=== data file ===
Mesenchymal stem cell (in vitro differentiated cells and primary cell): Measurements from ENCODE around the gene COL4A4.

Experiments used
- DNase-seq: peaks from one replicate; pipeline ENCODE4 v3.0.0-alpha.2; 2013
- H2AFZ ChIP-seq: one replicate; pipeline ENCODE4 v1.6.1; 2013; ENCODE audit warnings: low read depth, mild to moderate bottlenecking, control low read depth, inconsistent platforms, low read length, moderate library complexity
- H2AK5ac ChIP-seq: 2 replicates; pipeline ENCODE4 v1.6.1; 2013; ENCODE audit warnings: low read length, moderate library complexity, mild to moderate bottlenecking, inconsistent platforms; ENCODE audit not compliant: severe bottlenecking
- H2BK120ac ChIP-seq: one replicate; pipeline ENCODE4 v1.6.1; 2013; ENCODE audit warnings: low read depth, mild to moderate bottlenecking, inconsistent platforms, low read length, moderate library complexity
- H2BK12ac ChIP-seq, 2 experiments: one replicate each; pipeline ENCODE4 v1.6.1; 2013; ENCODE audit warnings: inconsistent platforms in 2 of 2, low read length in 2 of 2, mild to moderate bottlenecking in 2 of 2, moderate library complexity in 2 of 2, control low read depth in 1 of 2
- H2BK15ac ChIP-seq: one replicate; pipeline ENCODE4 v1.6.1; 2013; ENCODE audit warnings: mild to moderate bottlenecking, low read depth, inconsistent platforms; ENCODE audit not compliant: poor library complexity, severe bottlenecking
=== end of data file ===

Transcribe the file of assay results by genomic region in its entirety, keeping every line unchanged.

Mesenchymal stem cell (in vitro differentiated cells and primary cell): Measurements from ENCODE around the gene COL4A4.

Experiments used
- DNase-seq: peaks from one replicate; pipeline ENCODE4 v3.0.0-alpha.2; 2013
- H2AFZ ChIP-seq: one replicate; pipeline ENCODE4 v1.6.1; 2013; ENCODE audit warnings: low read depth, mild to moderate bottlenecking, control low read depth, inconsistent platforms, low read length, moderate library complexity
- H2AK5ac ChIP-seq: 2 replicates; pipeline ENCODE4 v1.6.1; 2013; ENCODE audit warnings: low read length, moderate library complexity, mild to moderate bottlenecking, inconsistent platforms; ENCODE audit not compliant: severe bottlenecking
- H2BK120ac ChIP-seq: one replicate; pipeline ENCODE4 v1.6.1; 2013; ENCODE audit warnings: low read depth, mild to moderate bottlenecking, inconsistent platforms, low read length, moderate library complexity
- H2BK12ac ChIP-seq, 2 experiments: one replicate each; pipeline ENCODE4 v1.6.1; 2013; ENCODE audit warnings: inconsistent platforms in 2 of 2, low read length in 2 of 2, mild to moderate bottlenecking in 2 of 2, moderate library complexity in 2 of 2, control low read depth in 1 of 2
- H2BK15ac ChIP-seq: one replicate; pipeline ENCODE4 v1.6.1; 2013; ENCODE audit warnings: mild to moderate bottlenecking, low read depth, inconsistent platforms; ENCODE audit not compliant: poor library complexity, severe bottlenecking